To be honest, my first impressions were no doubt soiled (unfairly perhaps) by high expectations of what I want a Wilco album to sound like. This is now second Wilco album that, while a sturdy and and generally “good” record, seemed to fall a bit flat for me. It could be argued that the band’s stellar live concerts — with the band’s virtuosic musicianship and instrumental prowess and high energy — has become the best way to experience the band. It could also be argued that what I want from Wilco, may not be what Wilco wants from Wilco anymore.

The Album finds the band for the most part still in a relaxed mode, playing good, unfussy songs well. But it’s a far cry from the deconstructionist rock I fell in love with.

“You And I” in particular, at least on first listens, jumped out by not jumping out at all. It’s certainly the most calculated and straight-ahead song on the record: not offensive or even particularly bad, but dull.

But then I caught a couple homemade videos on YouTube of Feist sitting in with Wilco on tour to perform the song. And again, this past week, they took the song on the Late Show, playing the song for David Letterman:


Suddenly, I was noticing fragments of the song’s melodies rattling around in my head and began to wonder if there was more to this song than I had thought. I looked up the song’s chords online, worked up the song on guitar within an hour — still is a really simple and unfussy song structure — and found that I really loved the chord progression.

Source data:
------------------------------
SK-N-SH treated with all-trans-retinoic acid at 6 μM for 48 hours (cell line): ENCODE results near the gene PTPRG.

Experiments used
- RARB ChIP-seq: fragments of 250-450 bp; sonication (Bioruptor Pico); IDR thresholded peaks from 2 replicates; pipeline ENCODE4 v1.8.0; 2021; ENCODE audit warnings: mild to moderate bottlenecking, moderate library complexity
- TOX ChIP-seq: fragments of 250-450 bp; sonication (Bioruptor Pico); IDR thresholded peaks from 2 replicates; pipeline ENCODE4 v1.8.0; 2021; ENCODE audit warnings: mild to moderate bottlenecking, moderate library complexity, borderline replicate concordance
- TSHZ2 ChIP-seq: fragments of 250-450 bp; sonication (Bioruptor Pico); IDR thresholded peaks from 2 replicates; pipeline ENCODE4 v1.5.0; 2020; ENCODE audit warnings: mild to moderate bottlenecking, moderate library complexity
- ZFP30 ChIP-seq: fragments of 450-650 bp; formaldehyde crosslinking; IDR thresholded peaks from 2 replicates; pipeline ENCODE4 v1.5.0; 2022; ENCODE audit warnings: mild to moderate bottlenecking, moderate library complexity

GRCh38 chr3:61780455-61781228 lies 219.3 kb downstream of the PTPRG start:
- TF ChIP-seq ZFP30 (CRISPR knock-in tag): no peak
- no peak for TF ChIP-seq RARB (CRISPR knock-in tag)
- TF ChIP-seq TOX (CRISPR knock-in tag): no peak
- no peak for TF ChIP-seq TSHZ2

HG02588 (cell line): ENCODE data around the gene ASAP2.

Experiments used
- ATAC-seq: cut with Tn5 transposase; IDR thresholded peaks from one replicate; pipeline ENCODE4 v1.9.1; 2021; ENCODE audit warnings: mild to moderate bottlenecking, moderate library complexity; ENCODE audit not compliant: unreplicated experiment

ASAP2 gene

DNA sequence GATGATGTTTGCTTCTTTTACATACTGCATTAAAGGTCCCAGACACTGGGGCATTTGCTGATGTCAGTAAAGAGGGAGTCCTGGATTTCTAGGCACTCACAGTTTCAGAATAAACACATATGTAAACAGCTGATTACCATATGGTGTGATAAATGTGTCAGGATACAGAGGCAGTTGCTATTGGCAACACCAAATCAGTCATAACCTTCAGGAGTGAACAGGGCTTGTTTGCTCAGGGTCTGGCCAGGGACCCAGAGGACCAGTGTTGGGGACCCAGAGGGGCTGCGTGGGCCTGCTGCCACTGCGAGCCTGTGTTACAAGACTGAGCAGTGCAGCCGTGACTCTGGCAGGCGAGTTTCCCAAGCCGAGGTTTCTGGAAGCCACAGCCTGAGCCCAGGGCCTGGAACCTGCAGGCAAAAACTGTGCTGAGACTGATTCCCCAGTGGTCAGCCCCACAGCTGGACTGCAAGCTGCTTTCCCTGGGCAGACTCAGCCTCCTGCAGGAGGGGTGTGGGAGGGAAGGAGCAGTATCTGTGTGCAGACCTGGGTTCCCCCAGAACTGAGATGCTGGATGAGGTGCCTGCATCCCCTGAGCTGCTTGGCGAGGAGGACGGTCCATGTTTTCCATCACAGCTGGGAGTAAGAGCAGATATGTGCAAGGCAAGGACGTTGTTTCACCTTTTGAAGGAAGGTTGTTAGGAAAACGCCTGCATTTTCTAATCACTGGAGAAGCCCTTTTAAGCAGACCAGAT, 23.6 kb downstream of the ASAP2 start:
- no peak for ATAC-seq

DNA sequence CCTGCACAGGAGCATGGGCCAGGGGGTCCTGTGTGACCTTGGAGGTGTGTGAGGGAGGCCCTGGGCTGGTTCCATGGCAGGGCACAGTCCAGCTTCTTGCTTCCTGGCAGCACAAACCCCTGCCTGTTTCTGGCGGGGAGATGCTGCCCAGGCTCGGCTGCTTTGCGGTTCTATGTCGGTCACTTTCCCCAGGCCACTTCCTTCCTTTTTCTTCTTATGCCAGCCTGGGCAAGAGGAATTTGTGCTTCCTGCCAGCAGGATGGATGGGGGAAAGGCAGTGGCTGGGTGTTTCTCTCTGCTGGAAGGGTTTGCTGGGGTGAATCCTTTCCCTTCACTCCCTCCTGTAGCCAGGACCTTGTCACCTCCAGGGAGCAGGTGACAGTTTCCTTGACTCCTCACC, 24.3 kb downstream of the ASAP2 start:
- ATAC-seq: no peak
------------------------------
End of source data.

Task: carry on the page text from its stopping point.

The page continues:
The best part of the song to me is the bridge (mistakenly labeled as the “chorus” in that chord sheet link), where the song has brief, and subtle key change:

F Fmaj7
Oh, I don’t wanna know
Oh, I don’t wanna know
C Am9
Oh, I don’t need to know everything about you
F Fmaj7
Oh I don’t wanna know and
C Bb Am Dm G6 G7
You don’t need to know that much about me

That C > Bb > Am > Dm > G6 > G7 progression fits just perfectly and truly makes the song for me. My only wish is that they would play that section more than once. Oh well.

Over the last few days, I’ve decided that “You And I” may be one of the best “songs” on the records. Even if the rather glossy production and uninteresting instrumentation might paint the song as a bit tepid sonically, I think there is something to be said about the overall restraint in the melodies, the beauty of Feist and Tweedy’s vocals and the way the chords snugly fit together. Well done Tweedy, well done.